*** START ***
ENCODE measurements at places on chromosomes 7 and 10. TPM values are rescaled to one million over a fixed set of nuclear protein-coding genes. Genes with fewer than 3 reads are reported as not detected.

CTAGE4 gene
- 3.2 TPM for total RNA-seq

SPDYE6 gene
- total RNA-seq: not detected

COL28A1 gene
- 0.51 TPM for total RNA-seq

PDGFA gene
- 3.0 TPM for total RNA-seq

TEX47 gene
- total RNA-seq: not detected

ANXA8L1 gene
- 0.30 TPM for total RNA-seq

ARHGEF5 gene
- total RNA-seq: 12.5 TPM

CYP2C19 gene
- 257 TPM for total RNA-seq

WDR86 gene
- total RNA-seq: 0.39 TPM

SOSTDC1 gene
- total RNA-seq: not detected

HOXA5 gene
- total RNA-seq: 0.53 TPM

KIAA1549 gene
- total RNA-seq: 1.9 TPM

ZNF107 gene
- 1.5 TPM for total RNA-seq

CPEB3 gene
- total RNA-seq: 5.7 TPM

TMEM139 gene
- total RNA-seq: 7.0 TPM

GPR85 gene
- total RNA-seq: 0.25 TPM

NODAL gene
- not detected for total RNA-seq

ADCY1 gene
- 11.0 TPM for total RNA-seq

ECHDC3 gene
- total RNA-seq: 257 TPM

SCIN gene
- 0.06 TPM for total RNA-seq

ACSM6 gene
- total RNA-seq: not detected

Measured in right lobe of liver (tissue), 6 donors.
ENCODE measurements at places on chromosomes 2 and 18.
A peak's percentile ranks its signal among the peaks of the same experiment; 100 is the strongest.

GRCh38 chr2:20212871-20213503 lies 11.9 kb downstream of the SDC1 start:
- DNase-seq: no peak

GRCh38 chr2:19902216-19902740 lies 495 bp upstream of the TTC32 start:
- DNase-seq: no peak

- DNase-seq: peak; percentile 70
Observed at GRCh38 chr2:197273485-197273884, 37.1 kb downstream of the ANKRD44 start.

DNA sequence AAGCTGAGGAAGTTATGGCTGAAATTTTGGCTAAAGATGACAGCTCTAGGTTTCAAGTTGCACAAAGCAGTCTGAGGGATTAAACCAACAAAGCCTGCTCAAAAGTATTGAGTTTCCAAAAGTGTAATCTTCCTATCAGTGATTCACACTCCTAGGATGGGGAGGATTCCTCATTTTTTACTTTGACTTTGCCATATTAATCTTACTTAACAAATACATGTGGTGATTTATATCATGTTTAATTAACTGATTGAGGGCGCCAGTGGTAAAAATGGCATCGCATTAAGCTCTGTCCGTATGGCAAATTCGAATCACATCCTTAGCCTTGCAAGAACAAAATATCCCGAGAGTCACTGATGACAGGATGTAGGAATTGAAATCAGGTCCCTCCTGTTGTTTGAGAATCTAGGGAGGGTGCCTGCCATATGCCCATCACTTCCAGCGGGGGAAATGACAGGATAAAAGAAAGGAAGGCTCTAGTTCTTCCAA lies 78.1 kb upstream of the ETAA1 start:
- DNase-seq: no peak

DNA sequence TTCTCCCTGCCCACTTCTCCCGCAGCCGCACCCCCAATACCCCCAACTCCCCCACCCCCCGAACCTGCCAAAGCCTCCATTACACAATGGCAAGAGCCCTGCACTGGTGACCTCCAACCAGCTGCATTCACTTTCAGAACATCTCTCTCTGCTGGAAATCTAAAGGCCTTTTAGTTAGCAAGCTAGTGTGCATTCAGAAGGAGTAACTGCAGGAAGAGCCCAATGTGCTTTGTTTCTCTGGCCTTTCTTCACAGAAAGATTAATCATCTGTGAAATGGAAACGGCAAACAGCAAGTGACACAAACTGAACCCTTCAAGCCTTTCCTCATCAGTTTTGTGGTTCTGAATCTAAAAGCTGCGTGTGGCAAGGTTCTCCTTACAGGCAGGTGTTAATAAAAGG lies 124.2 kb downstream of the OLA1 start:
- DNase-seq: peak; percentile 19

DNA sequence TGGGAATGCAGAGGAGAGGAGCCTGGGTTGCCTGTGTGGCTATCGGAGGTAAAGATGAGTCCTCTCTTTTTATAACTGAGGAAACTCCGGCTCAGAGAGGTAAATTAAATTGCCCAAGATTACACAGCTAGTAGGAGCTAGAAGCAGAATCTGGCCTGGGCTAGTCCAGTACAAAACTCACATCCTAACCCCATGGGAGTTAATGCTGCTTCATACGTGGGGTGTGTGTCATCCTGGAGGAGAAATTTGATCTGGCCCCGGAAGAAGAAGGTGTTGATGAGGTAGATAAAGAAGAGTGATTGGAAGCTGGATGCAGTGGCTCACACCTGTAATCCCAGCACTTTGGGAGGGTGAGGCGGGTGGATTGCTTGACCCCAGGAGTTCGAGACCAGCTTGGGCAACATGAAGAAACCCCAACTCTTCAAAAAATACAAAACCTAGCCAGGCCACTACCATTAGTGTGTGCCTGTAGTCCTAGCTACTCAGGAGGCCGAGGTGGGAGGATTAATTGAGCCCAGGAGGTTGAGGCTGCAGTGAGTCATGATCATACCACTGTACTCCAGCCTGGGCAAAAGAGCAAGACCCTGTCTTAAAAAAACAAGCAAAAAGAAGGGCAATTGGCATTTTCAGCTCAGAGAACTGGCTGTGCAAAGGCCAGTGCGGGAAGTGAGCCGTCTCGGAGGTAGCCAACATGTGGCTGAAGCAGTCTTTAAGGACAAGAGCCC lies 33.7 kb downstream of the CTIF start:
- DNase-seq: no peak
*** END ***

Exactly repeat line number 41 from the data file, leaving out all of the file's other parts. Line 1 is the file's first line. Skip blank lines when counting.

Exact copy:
- 0.06 TPM for total RNA-seq